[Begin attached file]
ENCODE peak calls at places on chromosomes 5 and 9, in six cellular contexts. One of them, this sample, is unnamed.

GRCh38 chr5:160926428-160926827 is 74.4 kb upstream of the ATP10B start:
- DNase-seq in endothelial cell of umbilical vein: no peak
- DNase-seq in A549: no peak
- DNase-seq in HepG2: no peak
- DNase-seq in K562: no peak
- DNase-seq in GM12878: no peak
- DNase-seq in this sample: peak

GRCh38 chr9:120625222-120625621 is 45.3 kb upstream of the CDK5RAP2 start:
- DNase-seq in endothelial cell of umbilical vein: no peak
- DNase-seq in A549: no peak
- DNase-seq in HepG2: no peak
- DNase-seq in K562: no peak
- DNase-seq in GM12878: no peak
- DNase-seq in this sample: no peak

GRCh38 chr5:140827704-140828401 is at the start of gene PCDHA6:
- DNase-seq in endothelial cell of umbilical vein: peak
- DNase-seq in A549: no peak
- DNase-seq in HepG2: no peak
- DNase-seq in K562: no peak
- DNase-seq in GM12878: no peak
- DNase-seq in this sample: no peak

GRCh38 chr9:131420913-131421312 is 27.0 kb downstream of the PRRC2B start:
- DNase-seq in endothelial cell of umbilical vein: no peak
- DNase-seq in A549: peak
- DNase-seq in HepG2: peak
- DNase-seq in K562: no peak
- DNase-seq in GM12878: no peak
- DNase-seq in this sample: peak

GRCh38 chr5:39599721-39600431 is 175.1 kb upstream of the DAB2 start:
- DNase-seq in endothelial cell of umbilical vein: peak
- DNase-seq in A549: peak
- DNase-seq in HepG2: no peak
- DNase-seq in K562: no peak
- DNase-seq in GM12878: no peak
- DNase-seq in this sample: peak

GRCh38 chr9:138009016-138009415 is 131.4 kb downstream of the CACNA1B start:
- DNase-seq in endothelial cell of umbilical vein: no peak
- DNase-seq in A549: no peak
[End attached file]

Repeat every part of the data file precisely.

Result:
ENCODE peak calls at places on chromosomes 5 and 9, in six cellular contexts. One of them, this sample, is unnamed.

GRCh38 chr5:160926428-160926827 is 74.4 kb upstream of the ATP10B start:
- DNase-seq in endothelial cell of umbilical vein: no peak
- DNase-seq in A549: no peak
- DNase-seq in HepG2: no peak
- DNase-seq in K562: no peak
- DNase-seq in GM12878: no peak
- DNase-seq in this sample: peak

GRCh38 chr9:120625222-120625621 is 45.3 kb upstream of the CDK5RAP2 start:
- DNase-seq in endothelial cell of umbilical vein: no peak
- DNase-seq in A549: no peak
- DNase-seq in HepG2: no peak
- DNase-seq in K562: no peak
- DNase-seq in GM12878: no peak
- DNase-seq in this sample: no peak

GRCh38 chr5:140827704-140828401 is at the start of gene PCDHA6:
- DNase-seq in endothelial cell of umbilical vein: peak
- DNase-seq in A549: no peak
- DNase-seq in HepG2: no peak
- DNase-seq in K562: no peak
- DNase-seq in GM12878: no peak
- DNase-seq in this sample: no peak

GRCh38 chr9:131420913-131421312 is 27.0 kb downstream of the PRRC2B start:
- DNase-seq in endothelial cell of umbilical vein: no peak
- DNase-seq in A549: peak
- DNase-seq in HepG2: peak
- DNase-seq in K562: no peak
- DNase-seq in GM12878: no peak
- DNase-seq in this sample: peak

GRCh38 chr5:39599721-39600431 is 175.1 kb upstream of the DAB2 start:
- DNase-seq in endothelial cell of umbilical vein: peak
- DNase-seq in A549: peak
- DNase-seq in HepG2: no peak
- DNase-seq in K562: no peak
- DNase-seq in GM12878: no peak
- DNase-seq in this sample: peak

GRCh38 chr9:138009016-138009415 is 131.4 kb downstream of the CACNA1B start:
- DNase-seq in endothelial cell of umbilical vein: no peak
- DNase-seq in A549: no peak